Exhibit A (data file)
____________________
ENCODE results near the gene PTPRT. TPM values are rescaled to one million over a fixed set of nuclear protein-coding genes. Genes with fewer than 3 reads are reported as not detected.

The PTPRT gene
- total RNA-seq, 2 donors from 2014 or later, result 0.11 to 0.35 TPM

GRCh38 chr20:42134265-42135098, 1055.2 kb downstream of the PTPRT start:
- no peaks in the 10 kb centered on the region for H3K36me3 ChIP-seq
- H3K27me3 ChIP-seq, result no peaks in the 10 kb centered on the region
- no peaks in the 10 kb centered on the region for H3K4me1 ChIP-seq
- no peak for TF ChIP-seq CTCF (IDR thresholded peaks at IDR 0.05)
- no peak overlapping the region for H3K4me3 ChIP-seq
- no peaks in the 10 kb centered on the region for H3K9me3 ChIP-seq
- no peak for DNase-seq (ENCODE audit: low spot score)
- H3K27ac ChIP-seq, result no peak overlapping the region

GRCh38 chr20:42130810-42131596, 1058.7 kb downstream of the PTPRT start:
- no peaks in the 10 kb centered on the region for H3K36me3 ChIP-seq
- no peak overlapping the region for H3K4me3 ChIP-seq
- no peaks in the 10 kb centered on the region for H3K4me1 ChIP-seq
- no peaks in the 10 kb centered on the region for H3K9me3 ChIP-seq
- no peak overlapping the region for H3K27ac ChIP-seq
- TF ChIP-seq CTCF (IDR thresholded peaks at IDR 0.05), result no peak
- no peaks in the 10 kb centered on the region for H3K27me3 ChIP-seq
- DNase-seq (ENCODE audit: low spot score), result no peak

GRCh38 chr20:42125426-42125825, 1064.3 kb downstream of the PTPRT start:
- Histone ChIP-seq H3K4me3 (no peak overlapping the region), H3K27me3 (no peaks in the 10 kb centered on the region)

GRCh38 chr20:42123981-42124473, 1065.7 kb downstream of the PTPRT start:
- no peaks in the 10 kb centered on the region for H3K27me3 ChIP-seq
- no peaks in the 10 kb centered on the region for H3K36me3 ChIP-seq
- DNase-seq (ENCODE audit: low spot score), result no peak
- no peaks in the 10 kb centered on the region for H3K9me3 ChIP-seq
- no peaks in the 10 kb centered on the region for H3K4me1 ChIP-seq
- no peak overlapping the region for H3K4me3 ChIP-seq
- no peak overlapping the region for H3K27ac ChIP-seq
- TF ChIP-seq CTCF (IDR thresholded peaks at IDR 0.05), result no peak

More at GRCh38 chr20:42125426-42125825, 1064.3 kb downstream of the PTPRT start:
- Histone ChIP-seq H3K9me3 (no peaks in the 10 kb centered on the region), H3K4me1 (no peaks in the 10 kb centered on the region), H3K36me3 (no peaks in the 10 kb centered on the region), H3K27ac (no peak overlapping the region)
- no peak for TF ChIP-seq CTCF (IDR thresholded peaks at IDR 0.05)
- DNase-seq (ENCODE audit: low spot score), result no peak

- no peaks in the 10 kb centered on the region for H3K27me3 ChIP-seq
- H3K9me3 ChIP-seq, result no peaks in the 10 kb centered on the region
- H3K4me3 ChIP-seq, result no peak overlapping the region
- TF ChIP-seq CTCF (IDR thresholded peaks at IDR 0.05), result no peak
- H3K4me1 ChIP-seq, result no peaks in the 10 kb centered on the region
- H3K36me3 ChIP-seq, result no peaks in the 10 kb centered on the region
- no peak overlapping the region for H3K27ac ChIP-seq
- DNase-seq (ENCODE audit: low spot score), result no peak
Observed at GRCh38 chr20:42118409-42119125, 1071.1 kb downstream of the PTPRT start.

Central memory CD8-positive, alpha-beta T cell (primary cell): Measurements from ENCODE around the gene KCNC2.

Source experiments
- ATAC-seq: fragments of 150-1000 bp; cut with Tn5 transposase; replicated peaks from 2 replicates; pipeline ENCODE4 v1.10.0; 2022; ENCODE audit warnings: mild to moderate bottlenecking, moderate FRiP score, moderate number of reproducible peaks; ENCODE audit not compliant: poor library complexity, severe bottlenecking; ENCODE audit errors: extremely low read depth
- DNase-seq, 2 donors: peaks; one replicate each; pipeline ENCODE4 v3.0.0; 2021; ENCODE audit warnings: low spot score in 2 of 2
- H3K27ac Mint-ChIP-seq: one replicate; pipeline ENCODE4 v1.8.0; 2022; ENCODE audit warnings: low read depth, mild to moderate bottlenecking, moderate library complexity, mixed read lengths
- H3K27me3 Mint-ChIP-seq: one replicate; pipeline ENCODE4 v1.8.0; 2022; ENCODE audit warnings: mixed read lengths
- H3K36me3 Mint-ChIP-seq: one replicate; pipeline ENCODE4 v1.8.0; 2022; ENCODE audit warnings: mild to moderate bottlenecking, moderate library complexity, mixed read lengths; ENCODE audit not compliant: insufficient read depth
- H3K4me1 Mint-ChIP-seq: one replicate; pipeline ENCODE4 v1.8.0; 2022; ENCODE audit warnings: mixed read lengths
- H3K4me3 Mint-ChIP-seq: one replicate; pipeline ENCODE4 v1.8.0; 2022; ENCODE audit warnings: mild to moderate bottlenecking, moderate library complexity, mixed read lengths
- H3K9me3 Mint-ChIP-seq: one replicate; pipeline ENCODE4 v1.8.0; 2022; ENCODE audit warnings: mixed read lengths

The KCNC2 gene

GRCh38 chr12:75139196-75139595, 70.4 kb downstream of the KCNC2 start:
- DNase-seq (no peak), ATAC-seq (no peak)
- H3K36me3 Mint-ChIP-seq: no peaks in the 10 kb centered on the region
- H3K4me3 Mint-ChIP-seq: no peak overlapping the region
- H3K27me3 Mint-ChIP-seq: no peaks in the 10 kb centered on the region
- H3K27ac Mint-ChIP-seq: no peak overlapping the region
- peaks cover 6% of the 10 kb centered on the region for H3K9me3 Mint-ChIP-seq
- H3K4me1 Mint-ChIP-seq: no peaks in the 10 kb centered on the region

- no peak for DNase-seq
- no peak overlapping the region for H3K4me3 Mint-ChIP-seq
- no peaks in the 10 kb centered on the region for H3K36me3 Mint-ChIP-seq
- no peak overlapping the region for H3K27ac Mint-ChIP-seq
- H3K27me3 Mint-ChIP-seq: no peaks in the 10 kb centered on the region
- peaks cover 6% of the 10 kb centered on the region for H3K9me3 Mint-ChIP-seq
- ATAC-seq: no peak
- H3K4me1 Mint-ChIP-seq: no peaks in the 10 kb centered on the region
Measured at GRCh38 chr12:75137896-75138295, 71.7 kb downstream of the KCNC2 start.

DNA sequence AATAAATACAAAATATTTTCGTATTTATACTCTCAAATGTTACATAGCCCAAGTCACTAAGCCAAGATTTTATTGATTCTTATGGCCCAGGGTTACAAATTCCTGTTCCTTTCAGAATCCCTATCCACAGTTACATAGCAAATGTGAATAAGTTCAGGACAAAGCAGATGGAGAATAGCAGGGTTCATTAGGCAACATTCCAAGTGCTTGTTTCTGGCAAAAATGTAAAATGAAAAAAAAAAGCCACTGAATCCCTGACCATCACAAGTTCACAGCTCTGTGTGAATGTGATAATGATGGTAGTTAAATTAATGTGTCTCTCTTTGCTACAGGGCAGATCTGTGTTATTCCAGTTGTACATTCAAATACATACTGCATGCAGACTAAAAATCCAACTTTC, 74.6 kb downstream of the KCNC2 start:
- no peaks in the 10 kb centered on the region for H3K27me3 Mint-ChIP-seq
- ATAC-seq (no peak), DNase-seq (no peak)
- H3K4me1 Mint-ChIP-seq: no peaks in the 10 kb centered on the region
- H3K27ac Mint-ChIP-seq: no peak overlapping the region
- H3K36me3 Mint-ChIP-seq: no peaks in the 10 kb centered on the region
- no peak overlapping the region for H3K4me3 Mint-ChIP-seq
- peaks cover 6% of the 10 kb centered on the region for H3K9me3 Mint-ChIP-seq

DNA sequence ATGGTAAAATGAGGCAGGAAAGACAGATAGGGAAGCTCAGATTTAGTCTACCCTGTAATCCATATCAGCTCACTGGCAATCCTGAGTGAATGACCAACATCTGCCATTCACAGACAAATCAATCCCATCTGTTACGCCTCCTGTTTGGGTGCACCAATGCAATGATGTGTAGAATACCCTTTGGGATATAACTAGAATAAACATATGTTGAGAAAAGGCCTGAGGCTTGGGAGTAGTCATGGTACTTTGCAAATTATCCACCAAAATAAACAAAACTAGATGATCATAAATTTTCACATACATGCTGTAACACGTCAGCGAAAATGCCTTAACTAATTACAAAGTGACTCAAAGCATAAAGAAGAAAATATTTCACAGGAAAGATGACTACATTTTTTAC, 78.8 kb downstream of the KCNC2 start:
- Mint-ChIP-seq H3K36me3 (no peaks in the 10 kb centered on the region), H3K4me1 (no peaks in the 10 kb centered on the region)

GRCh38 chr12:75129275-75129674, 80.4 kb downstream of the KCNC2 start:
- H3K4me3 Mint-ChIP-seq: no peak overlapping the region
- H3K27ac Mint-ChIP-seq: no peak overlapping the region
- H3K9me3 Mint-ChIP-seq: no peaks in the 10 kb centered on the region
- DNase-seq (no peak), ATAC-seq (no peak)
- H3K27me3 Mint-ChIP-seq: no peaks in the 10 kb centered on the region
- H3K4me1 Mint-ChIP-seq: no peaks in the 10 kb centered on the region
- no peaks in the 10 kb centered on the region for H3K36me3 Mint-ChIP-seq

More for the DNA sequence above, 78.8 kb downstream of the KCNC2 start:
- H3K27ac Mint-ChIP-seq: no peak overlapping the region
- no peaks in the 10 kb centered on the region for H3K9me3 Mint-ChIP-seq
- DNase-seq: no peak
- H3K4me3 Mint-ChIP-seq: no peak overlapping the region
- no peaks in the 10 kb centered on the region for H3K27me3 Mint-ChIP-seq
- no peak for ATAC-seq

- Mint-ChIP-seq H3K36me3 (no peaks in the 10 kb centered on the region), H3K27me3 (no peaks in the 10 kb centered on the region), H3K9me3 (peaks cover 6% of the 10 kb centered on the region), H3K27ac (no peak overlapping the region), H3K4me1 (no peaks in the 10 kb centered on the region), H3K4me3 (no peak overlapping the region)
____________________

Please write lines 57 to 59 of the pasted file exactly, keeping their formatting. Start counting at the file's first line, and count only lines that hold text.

GRCh38 chr12:75139196-75139595, 70.4 kb downstream of the KCNC2 start:
- DNase-seq (no peak), ATAC-seq (no peak)
- H3K36me3 Mint-ChIP-seq: no peaks in the 10 kb centered on the region